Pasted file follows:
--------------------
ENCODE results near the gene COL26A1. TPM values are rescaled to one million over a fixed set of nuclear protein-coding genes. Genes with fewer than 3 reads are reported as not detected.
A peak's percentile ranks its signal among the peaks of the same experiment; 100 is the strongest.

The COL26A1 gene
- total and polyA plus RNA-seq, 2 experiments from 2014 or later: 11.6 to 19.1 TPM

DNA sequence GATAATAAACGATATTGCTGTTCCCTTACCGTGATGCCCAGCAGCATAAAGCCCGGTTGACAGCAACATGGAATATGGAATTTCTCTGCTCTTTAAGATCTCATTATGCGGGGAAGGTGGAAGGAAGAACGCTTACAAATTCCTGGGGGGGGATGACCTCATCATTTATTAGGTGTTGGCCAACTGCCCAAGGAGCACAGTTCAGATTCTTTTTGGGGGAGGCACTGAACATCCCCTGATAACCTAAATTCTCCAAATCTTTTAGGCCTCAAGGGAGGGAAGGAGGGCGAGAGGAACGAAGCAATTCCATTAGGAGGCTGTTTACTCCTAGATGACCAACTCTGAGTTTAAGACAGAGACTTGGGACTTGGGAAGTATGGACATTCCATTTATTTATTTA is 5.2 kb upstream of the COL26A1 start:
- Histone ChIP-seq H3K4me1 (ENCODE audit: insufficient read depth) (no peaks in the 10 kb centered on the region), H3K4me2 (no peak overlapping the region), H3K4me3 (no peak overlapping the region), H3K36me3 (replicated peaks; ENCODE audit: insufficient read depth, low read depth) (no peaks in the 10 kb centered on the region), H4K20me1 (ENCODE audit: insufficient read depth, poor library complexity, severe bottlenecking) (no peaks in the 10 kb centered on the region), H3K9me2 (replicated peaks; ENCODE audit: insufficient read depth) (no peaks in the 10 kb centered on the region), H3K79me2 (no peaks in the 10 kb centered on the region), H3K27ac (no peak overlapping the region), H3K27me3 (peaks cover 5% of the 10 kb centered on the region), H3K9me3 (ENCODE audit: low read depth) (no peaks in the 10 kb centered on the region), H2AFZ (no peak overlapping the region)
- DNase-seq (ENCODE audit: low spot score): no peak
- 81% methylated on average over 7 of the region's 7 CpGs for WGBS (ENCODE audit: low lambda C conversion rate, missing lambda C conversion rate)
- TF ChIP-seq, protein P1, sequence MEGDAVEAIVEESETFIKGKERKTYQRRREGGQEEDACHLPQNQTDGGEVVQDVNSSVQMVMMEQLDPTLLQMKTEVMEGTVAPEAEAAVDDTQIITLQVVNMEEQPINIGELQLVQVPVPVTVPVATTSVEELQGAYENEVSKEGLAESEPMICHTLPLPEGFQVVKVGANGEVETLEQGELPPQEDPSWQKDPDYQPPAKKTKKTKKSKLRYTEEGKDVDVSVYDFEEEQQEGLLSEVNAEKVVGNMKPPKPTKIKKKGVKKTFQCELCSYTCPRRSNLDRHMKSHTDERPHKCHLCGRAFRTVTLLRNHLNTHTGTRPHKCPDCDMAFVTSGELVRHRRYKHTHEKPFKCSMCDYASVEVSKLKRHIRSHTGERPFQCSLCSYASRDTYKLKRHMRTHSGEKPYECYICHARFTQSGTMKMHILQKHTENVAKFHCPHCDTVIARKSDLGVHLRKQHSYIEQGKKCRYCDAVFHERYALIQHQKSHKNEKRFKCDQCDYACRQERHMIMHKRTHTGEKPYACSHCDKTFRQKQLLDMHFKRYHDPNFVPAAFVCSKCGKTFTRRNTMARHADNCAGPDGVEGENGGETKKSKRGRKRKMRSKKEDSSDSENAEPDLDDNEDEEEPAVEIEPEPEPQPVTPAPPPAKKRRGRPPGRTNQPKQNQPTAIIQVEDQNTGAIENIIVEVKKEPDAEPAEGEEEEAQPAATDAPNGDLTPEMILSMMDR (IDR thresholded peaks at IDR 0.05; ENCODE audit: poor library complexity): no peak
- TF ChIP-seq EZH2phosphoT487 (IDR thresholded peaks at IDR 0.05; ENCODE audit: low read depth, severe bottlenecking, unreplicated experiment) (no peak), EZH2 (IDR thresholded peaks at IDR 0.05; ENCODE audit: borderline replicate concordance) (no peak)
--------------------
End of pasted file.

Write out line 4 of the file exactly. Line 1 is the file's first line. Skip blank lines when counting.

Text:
- total and polyA plus RNA-seq, 2 experiments from 2014 or later: 11.6 to 19.1 TPM